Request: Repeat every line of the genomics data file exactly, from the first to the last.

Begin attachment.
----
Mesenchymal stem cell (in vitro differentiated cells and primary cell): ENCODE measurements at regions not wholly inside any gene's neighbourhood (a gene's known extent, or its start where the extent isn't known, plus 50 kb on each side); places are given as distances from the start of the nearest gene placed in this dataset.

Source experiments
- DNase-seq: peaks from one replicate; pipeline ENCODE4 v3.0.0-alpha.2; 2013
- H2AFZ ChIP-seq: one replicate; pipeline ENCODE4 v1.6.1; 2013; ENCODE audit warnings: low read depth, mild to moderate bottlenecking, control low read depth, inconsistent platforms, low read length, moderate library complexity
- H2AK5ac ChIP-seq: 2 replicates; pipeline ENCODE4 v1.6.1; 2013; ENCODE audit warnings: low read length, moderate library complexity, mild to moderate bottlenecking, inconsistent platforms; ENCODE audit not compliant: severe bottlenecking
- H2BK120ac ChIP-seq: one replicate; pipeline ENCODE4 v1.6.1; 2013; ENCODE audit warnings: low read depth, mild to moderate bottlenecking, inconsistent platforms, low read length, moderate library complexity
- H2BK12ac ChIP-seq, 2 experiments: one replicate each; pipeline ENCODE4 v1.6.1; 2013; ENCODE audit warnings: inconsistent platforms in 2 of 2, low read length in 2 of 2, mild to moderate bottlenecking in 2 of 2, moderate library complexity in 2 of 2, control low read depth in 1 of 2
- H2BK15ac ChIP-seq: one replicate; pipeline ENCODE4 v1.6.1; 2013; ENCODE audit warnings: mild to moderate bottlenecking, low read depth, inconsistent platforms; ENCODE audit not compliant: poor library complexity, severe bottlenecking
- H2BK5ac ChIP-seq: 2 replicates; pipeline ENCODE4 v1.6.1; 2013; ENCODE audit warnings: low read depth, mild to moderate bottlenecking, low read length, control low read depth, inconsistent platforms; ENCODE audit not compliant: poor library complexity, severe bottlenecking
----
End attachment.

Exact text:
Mesenchymal stem cell (in vitro differentiated cells and primary cell): ENCODE measurements at regions not wholly inside any gene's neighbourhood (a gene's known extent, or its start where the extent isn't known, plus 50 kb on each side); places are given as distances from the start of the nearest gene placed in this dataset.

Source experiments
- DNase-seq: peaks from one replicate; pipeline ENCODE4 v3.0.0-alpha.2; 2013
- H2AFZ ChIP-seq: one replicate; pipeline ENCODE4 v1.6.1; 2013; ENCODE audit warnings: low read depth, mild to moderate bottlenecking, control low read depth, inconsistent platforms, low read length, moderate library complexity
- H2AK5ac ChIP-seq: 2 replicates; pipeline ENCODE4 v1.6.1; 2013; ENCODE audit warnings: low read length, moderate library complexity, mild to moderate bottlenecking, inconsistent platforms; ENCODE audit not compliant: severe bottlenecking
- H2BK120ac ChIP-seq: one replicate; pipeline ENCODE4 v1.6.1; 2013; ENCODE audit warnings: low read depth, mild to moderate bottlenecking, inconsistent platforms, low read length, moderate library complexity
- H2BK12ac ChIP-seq, 2 experiments: one replicate each; pipeline ENCODE4 v1.6.1; 2013; ENCODE audit warnings: inconsistent platforms in 2 of 2, low read length in 2 of 2, mild to moderate bottlenecking in 2 of 2, moderate library complexity in 2 of 2, control low read depth in 1 of 2
- H2BK15ac ChIP-seq: one replicate; pipeline ENCODE4 v1.6.1; 2013; ENCODE audit warnings: mild to moderate bottlenecking, low read depth, inconsistent platforms; ENCODE audit not compliant: poor library complexity, severe bottlenecking
- H2BK5ac ChIP-seq: 2 replicates; pipeline ENCODE4 v1.6.1; 2013; ENCODE audit warnings: low read depth, mild to moderate bottlenecking, low read length, control low read depth, inconsistent platforms; ENCODE audit not compliant: poor library complexity, severe bottlenecking